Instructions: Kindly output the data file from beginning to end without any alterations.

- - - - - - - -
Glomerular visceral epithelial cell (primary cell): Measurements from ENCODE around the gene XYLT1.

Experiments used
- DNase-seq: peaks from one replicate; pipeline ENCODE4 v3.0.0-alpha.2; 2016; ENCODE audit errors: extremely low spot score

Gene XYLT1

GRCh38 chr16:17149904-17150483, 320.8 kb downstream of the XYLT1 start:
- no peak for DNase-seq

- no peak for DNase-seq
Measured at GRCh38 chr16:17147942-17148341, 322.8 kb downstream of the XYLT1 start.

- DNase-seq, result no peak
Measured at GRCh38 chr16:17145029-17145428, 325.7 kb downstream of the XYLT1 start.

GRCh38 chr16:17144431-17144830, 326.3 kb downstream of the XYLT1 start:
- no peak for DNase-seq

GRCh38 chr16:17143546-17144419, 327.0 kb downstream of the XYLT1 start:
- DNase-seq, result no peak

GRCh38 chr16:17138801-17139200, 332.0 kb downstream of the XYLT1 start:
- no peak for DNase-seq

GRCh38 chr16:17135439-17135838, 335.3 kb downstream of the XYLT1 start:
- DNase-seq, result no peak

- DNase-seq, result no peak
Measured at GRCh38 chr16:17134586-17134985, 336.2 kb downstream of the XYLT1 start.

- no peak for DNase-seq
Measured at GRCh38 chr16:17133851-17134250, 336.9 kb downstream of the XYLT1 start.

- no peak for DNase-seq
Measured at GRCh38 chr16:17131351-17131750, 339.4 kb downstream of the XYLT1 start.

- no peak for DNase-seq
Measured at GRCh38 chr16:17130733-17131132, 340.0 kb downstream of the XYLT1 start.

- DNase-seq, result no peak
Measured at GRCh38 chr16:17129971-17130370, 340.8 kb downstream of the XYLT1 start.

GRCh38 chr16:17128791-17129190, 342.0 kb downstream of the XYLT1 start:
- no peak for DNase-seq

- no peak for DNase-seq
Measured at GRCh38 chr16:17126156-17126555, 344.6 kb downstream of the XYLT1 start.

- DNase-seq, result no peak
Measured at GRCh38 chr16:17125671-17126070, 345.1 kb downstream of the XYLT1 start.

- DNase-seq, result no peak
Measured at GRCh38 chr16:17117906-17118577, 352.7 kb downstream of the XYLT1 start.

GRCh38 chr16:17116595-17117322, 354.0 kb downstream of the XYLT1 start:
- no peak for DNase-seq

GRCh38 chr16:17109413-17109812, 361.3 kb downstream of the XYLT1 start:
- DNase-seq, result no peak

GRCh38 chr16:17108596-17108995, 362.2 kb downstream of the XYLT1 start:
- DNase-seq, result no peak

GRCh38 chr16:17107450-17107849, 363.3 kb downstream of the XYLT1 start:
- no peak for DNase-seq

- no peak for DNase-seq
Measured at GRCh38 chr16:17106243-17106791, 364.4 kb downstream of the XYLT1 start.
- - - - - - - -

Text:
Glomerular visceral epithelial cell (primary cell): Measurements from ENCODE around the gene XYLT1.

Experiments used
- DNase-seq: peaks from one replicate; pipeline ENCODE4 v3.0.0-alpha.2; 2016; ENCODE audit errors: extremely low spot score

Gene XYLT1

GRCh38 chr16:17149904-17150483, 320.8 kb downstream of the XYLT1 start:
- no peak for DNase-seq

- no peak for DNase-seq
Measured at GRCh38 chr16:17147942-17148341, 322.8 kb downstream of the XYLT1 start.

- DNase-seq, result no peak
Measured at GRCh38 chr16:17145029-17145428, 325.7 kb downstream of the XYLT1 start.

GRCh38 chr16:17144431-17144830, 326.3 kb downstream of the XYLT1 start:
- no peak for DNase-seq

GRCh38 chr16:17143546-17144419, 327.0 kb downstream of the XYLT1 start:
- DNase-seq, result no peak

GRCh38 chr16:17138801-17139200, 332.0 kb downstream of the XYLT1 start:
- no peak for DNase-seq

GRCh38 chr16:17135439-17135838, 335.3 kb downstream of the XYLT1 start:
- DNase-seq, result no peak

- DNase-seq, result no peak
Measured at GRCh38 chr16:17134586-17134985, 336.2 kb downstream of the XYLT1 start.

- no peak for DNase-seq
Measured at GRCh38 chr16:17133851-17134250, 336.9 kb downstream of the XYLT1 start.

- no peak for DNase-seq
Measured at GRCh38 chr16:17131351-17131750, 339.4 kb downstream of the XYLT1 start.

- no peak for DNase-seq
Measured at GRCh38 chr16:17130733-17131132, 340.0 kb downstream of the XYLT1 start.

- DNase-seq, result no peak
Measured at GRCh38 chr16:17129971-17130370, 340.8 kb downstream of the XYLT1 start.

GRCh38 chr16:17128791-17129190, 342.0 kb downstream of the XYLT1 start:
- no peak for DNase-seq

- no peak for DNase-seq
Measured at GRCh38 chr16:17126156-17126555, 344.6 kb downstream of the XYLT1 start.

- DNase-seq, result no peak
Measured at GRCh38 chr16:17125671-17126070, 345.1 kb downstream of the XYLT1 start.

- DNase-seq, result no peak
Measured at GRCh38 chr16:17117906-17118577, 352.7 kb downstream of the XYLT1 start.

GRCh38 chr16:17116595-17117322, 354.0 kb downstream of the XYLT1 start:
- no peak for DNase-seq

GRCh38 chr16:17109413-17109812, 361.3 kb downstream of the XYLT1 start:
- DNase-seq, result no peak

GRCh38 chr16:17108596-17108995, 362.2 kb downstream of the XYLT1 start:
- DNase-seq, result no peak

GRCh38 chr16:17107450-17107849, 363.3 kb downstream of the XYLT1 start:
- no peak for DNase-seq

- no peak for DNase-seq
Measured at GRCh38 chr16:17106243-17106791, 364.4 kb downstream of the XYLT1 start.